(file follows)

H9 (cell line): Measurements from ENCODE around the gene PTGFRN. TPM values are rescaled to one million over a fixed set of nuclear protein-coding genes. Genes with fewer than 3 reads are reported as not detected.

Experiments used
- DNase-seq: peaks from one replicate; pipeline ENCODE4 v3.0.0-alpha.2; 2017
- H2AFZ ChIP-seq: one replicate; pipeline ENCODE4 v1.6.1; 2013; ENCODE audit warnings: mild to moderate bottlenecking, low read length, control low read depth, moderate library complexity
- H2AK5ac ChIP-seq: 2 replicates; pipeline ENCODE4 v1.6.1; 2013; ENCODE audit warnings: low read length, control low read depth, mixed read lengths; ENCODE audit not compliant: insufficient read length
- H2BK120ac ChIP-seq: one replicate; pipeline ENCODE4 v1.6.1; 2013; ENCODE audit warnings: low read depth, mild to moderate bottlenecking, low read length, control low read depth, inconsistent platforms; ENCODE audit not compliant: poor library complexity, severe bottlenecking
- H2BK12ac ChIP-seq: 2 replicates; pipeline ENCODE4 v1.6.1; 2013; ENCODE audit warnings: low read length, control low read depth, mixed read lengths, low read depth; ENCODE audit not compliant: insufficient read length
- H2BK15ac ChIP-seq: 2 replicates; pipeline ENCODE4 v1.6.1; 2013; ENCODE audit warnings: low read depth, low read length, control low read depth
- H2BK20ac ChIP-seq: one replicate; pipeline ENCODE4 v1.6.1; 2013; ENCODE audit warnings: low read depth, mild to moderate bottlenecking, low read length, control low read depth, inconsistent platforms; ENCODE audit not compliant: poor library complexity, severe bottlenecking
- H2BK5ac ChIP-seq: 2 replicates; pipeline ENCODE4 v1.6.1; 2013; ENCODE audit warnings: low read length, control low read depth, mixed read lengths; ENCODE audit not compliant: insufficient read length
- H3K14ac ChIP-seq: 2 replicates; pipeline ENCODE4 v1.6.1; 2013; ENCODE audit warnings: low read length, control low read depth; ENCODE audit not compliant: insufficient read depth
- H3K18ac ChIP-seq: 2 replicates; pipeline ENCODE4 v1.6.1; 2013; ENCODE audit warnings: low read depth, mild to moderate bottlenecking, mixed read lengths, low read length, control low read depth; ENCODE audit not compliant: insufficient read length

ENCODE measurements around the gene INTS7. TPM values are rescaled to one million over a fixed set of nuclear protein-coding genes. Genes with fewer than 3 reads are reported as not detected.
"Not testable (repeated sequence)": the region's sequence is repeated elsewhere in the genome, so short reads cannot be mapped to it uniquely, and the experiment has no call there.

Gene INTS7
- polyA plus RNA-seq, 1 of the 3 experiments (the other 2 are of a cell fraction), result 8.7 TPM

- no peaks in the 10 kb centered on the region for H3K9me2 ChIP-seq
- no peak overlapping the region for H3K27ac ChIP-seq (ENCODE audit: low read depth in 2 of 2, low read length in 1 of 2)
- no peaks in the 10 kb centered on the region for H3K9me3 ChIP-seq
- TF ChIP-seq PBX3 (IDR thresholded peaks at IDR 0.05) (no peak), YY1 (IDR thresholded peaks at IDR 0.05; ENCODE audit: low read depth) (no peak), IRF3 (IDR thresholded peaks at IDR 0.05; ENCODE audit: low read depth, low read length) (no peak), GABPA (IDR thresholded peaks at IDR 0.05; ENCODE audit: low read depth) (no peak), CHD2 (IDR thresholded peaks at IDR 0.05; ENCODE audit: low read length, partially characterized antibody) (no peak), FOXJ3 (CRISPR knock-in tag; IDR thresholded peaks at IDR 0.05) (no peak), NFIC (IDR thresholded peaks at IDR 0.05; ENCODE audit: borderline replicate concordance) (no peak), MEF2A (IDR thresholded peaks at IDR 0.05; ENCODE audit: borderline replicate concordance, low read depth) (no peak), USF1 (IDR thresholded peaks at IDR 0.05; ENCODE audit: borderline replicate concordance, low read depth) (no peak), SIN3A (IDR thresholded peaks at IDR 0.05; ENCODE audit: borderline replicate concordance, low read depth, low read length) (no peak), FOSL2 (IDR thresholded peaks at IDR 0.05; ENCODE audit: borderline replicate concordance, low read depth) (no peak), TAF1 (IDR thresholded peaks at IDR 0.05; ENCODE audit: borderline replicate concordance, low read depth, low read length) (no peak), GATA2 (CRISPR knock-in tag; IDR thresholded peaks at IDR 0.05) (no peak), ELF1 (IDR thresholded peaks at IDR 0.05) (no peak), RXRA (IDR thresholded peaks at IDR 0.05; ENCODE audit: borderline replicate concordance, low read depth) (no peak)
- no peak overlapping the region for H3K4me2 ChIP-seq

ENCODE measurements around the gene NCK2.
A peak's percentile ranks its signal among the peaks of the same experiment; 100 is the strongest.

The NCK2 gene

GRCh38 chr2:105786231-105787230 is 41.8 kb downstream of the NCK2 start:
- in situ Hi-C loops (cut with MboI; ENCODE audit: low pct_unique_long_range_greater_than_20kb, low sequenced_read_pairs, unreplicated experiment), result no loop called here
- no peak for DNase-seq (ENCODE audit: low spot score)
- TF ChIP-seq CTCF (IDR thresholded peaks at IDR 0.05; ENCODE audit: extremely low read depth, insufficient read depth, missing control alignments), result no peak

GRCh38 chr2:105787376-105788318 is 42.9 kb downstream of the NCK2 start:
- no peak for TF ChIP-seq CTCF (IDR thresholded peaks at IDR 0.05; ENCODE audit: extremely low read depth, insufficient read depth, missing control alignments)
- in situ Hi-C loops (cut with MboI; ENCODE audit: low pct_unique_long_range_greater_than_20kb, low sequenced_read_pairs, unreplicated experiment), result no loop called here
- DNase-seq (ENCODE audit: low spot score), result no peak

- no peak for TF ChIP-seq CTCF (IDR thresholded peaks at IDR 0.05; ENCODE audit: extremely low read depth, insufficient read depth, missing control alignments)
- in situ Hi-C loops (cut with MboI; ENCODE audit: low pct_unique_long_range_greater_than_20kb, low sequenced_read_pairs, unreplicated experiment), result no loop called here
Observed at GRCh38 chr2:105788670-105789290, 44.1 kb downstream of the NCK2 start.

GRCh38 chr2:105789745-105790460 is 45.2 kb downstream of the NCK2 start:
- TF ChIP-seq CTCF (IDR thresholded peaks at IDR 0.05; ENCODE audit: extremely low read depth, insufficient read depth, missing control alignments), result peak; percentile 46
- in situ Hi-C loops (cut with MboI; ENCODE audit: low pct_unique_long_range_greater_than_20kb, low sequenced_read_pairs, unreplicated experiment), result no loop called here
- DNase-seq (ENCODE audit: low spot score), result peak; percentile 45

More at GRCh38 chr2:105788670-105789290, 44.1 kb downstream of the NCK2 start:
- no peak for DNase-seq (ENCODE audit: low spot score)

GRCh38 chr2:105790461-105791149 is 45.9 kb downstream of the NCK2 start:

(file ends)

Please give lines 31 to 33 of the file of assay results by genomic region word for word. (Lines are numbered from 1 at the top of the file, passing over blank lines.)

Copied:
- in situ Hi-C loops (cut with MboI; ENCODE audit: low pct_unique_long_range_greater_than_20kb, low sequenced_read_pairs, unreplicated experiment), result no loop called here
- DNase-seq (ENCODE audit: low spot score), result no peak

- no peak for TF ChIP-seq CTCF (IDR thresholded peaks at IDR 0.05; ENCODE audit: extremely low read depth, insufficient read depth, missing control alignments)